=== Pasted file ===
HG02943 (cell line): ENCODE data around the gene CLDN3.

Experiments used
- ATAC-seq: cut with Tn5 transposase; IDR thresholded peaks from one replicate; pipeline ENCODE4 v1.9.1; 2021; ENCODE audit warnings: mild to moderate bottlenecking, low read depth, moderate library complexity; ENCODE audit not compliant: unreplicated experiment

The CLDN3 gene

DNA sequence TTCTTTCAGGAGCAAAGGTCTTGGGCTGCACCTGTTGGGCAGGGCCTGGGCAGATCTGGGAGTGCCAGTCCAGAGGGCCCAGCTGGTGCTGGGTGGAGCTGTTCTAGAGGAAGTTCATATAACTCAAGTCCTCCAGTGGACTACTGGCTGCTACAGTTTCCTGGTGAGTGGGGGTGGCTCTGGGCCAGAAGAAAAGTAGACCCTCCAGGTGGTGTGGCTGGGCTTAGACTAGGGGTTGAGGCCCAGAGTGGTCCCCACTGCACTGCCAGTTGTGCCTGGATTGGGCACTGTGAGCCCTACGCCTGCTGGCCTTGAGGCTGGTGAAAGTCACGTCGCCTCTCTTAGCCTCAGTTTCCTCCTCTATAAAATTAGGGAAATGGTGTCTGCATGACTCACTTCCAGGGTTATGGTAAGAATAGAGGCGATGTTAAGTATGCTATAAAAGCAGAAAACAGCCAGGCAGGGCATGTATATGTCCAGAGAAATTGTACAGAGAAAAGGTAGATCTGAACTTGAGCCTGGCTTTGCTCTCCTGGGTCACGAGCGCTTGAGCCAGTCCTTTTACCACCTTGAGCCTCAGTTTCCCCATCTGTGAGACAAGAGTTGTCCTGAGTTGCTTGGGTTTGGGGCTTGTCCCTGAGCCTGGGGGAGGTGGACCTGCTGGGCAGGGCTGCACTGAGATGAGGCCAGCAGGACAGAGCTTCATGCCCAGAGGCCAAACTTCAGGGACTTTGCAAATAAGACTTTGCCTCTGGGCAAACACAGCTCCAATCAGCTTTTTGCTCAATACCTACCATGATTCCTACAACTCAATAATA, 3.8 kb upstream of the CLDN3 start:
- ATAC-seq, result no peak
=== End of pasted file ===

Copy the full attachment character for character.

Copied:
HG02943 (cell line): ENCODE data around the gene CLDN3.

Experiments used
- ATAC-seq: cut with Tn5 transposase; IDR thresholded peaks from one replicate; pipeline ENCODE4 v1.9.1; 2021; ENCODE audit warnings: mild to moderate bottlenecking, low read depth, moderate library complexity; ENCODE audit not compliant: unreplicated experiment

The CLDN3 gene

DNA sequence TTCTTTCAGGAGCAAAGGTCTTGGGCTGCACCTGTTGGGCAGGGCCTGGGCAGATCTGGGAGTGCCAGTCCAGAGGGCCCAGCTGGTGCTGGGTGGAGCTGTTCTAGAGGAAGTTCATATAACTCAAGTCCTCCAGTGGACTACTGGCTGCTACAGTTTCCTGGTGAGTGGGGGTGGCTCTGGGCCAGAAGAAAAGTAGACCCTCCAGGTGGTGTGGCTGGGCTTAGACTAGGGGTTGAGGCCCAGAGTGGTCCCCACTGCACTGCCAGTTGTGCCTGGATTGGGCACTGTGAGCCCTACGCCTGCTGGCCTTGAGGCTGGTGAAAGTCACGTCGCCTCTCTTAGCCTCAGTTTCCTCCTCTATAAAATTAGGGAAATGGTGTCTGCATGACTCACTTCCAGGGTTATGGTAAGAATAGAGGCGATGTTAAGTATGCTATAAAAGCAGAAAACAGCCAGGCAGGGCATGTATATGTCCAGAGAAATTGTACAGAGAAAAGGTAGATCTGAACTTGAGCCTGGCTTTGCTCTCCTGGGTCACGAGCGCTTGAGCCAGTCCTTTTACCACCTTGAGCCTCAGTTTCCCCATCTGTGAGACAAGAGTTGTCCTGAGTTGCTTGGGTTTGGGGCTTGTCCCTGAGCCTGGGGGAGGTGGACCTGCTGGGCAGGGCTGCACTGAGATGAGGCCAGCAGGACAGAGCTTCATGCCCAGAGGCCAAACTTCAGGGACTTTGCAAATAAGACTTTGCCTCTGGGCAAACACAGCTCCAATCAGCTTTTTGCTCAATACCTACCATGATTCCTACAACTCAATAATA, 3.8 kb upstream of the CLDN3 start:
- ATAC-seq, result no peak